Marilyn Wright Dayton

The Hollow Soul - Read a sample chapter here



The President was feeling anxious, as he waited as usual, for the rest of his so-called comrades to meet him in the Situation Room, buried in the lowest levels of the White House.

They came racing in from the steel-gray corridors of the underground complex of the White House, looking physically rumpled of clothes, but more importantly, rumpled of countenance.

The large round table in the Situation Room had been highly polished, reflecting in the indirect lighting, the somber faces of the bodies seated around it.
Joel Wattenberg, who had ushered everyone in, closed the door, glancing at the table to make sure everyone had a copy of his interview plan, and proceeded to begin pacing, speaking as if he were dictating, very much in charge. “I assume you’ve all seen the newspaper.” To illustrate which paper and which article he meant, he reached into his dropped briefcase and pulled one out, reading the headlines aloud, “’Hero of the people running for President?’ And I’d like to quote just a few comments from this story, ‘In an interview on last evening’s Damon Sloane Show, Washington D.C. attorney Joseph Pahana showed, once again, how cool he can remain under pressure, how he can commentarily rip apart the government, from the legislature to the Supreme Court, all while retaining his winning smile. He is believable. He is constructive in his criticism. He makes it all seem possible. And when asked if he may be in the running for the nation’s highest office, he didn’t necessarily say no.’ This is a man who on the surface may seem like the most popular candidate to run against our President.”

The President was the first to comment, “Sure an American Indian who had the temerity to learn to read English and suggested to his Indian superiors who themselves could barely read English, that certain restrictions placed on the reservations of their Hopi Nation were too severe.”

DCI Pinkerton quickly leaned forward to add, “Several of the Court’s judges admitted crying their eyes out when they read his case – the whole litany of deceit and dishonesty, killing and starving entire tribes, original settlers of this country. What they did and how they did it – the so-called cruelty of the white man. I really think it was the way the brief played up the Spaniards and the French and how they loved the Indians. It made us look all that much worse.”

The Director of the F.B.I. Gavin Patrick Lafferty O’Toole felt his face redden, making quite a contrast with his partially gray hair, bespeaking a once full crown of bright red. He felt himself vying for attention as he spoke in an almost-too-loud voice, “That Hopi case is pretty damned scary, if you ask me. Not just because of the obvious payment in land and monies we would have to turn over, but the fact that it is so strongly based on a staggering premise, an earth-shaking concept – a magnificent obsession, showing how vulnerable the powers that be in our federal government are. And, even worse, those Indians could win. Several members of the Court have expressed how strongly they feel that the Hopi case may be built on a firm foundation of constitutional law. Of course, they haven’t yet rendered their final decision.”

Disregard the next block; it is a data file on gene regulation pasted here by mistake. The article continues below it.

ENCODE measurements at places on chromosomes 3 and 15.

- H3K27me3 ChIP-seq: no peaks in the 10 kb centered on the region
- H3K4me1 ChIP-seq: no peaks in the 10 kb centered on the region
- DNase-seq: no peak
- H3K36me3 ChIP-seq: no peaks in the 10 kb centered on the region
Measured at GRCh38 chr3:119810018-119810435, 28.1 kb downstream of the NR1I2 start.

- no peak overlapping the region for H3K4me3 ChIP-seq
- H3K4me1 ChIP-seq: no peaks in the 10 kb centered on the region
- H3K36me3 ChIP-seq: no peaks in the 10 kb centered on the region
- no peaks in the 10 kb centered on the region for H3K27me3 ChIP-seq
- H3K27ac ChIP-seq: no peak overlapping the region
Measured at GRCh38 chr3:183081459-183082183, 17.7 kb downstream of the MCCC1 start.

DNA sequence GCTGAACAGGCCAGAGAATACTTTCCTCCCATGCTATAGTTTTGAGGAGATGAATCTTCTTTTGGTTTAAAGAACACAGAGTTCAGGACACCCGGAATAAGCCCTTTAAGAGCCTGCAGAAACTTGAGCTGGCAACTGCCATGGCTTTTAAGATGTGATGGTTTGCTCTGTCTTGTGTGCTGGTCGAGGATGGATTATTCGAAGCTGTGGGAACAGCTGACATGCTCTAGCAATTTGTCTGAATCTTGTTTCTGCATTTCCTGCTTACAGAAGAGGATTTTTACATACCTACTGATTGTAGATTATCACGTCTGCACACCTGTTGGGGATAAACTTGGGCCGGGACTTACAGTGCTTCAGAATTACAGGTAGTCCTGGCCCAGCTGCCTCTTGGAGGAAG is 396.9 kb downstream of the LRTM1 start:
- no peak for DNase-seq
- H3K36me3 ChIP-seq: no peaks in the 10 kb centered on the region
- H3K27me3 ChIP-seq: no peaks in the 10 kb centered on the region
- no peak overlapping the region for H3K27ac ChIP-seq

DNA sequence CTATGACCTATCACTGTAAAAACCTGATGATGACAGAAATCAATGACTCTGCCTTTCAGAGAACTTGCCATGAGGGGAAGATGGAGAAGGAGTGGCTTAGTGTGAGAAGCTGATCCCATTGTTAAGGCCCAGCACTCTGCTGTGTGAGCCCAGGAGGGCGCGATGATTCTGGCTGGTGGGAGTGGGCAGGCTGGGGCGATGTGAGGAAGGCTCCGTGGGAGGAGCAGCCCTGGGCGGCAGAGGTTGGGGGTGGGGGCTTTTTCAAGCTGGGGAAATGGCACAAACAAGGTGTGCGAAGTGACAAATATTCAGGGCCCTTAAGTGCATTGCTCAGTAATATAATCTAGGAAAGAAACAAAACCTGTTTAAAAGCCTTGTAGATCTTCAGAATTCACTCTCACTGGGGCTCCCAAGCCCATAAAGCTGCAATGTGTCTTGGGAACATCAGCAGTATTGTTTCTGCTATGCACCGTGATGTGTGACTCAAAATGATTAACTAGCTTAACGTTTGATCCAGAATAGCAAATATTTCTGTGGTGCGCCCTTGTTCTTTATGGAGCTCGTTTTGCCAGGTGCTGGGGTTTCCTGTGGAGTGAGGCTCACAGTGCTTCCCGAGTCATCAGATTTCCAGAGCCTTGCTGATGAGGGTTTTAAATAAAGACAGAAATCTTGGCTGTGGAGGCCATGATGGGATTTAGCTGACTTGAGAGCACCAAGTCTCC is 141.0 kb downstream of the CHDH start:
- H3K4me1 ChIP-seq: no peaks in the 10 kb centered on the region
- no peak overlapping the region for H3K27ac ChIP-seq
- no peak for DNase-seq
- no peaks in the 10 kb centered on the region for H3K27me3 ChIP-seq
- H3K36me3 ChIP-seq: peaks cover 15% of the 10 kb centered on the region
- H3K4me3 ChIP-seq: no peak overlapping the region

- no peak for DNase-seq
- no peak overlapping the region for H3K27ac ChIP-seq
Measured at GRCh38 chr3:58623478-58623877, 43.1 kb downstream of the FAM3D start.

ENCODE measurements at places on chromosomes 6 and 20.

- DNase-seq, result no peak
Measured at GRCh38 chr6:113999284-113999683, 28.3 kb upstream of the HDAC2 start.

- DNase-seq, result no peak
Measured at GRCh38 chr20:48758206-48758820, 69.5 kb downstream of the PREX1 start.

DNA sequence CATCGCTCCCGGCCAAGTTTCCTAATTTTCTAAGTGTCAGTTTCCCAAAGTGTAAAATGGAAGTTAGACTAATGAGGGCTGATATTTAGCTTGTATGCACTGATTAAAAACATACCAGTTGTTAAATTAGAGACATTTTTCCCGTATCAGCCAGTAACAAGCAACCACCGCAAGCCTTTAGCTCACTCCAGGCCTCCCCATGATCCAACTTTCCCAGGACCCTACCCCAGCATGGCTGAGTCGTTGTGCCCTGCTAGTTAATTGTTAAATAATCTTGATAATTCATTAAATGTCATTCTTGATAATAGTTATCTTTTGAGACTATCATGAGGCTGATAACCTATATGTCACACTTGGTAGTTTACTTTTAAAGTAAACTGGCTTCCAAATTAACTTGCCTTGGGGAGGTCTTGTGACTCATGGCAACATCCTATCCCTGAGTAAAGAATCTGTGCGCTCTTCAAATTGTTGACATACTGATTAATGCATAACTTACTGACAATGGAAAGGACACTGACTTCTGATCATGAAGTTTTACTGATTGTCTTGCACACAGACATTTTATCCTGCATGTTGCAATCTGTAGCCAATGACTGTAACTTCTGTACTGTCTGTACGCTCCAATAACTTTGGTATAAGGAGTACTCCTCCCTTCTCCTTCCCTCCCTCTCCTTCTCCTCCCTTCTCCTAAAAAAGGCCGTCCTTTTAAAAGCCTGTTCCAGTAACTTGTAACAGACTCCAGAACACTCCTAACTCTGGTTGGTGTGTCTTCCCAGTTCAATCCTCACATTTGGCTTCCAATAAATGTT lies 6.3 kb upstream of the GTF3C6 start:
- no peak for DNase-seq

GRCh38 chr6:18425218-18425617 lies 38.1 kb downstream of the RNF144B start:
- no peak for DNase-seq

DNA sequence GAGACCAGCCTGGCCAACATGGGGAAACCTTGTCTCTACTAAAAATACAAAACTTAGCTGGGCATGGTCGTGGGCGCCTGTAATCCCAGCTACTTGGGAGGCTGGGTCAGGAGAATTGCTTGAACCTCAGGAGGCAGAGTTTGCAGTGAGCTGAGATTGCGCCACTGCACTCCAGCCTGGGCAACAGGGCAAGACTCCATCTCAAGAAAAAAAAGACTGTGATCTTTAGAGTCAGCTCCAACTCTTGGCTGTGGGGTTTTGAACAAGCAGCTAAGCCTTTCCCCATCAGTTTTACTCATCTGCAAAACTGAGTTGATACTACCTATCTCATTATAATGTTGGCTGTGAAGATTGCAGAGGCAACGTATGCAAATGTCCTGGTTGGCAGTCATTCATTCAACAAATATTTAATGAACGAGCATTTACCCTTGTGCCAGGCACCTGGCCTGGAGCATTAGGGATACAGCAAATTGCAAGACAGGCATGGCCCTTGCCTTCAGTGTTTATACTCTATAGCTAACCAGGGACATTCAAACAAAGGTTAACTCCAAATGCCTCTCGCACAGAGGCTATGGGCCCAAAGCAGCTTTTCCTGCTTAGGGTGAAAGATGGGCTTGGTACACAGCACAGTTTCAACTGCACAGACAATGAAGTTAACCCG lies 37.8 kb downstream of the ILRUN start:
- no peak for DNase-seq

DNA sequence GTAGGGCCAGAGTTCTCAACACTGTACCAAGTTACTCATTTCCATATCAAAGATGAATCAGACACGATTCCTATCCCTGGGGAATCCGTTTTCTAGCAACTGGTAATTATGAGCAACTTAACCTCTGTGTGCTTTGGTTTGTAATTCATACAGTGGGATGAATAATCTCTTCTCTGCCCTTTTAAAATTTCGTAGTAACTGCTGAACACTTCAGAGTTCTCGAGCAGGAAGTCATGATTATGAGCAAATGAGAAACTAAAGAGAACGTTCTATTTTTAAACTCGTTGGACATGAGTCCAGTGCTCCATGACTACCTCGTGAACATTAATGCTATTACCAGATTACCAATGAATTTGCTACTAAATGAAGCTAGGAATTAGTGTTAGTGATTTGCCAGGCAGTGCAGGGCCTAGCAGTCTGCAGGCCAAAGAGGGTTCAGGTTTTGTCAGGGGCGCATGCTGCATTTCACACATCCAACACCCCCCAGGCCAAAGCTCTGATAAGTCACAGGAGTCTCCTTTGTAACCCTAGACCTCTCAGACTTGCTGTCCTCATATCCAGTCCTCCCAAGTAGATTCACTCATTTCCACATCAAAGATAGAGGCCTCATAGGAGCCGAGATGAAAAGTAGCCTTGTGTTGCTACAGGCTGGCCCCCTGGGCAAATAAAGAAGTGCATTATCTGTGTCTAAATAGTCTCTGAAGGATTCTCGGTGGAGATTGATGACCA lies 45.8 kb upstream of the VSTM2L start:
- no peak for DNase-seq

The President didn’t like the sound of that, turning to look at his Chief of Staff, “Joel, do they have a chance of winning, do they have proof of what they say?”

Wattenberg took a deep breath and looked away, apparently the President hadn’t read the papers, “The case appears to be solid, at least on paper. The U.S. government stole the lands of the Hopi through a series of conspiracies in which promises were spelled out in treaties, treaties that were ignored by the government as if they weren’t worth the paper written on. These papers were then buried in the sealed archives of the Bureau of Indian Affairs in Washington. Some treaties were considered part of the record, others were buried in the vaults. Historical real estate was supposedly compensated by the coin-of-the-era, as spelled out by the Supreme Court in 1912 or 1913…”

Unnoticed the Vice President was sitting at the table, just waiting his chance at comment. He decided to interrupt, since what Joel was saying seemed boring. He tried to appear casual, folding his hands behind his head, stretching, saying, “Those judicial fruitcakes wouldn’t dare give them back the land – they would never survive the polls.”

Surprisingly, no one laughed, at least out loud, but the President, slightly irritated, managed to treat his young friend with patience, “Corky, I don’t think they have to, but I see what you mean. Unfortunately, if these Indian servers of renewed briefs and demands succeed in getting Supreme Court support and approval, our own popularity is nix. Because our white-man constituency won’t like losing their land, homes and rights. It’s like whose rights come first here? We’ve got to come up with something to stonewall or kill the issue. Unless we can find someone else to blame. Certainly can’t blame this one on Mother Nature.”